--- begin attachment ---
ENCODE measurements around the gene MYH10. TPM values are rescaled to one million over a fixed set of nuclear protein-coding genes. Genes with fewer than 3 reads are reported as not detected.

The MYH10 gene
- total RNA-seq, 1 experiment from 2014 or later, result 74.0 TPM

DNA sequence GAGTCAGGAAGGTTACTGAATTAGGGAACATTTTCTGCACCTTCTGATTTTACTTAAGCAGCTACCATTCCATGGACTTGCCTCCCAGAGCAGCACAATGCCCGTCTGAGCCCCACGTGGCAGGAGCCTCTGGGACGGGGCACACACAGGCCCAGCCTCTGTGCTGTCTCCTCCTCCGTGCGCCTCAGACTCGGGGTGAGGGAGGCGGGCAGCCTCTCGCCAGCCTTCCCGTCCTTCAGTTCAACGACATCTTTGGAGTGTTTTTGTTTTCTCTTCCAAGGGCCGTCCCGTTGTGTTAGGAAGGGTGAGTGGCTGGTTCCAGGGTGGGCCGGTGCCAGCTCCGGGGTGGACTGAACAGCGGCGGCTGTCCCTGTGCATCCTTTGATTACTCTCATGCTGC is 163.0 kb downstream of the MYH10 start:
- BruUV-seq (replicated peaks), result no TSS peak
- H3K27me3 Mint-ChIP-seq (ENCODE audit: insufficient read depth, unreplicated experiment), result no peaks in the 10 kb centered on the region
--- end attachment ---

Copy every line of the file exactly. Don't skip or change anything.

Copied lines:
ENCODE measurements around the gene MYH10. TPM values are rescaled to one million over a fixed set of nuclear protein-coding genes. Genes with fewer than 3 reads are reported as not detected.

The MYH10 gene
- total RNA-seq, 1 experiment from 2014 or later, result 74.0 TPM

DNA sequence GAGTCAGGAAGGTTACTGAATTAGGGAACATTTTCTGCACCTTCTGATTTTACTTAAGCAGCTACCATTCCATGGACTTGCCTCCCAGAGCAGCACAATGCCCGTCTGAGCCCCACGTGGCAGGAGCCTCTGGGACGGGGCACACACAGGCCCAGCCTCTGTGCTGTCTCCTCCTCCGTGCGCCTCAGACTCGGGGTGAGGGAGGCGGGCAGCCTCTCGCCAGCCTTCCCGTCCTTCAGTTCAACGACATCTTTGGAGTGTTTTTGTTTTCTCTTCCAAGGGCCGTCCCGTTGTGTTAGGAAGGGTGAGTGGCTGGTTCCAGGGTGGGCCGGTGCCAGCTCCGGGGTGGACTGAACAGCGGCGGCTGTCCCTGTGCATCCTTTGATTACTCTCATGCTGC is 163.0 kb downstream of the MYH10 start:
- BruUV-seq (replicated peaks), result no TSS peak
- H3K27me3 Mint-ChIP-seq (ENCODE audit: insufficient read depth, unreplicated experiment), result no peaks in the 10 kb centered on the region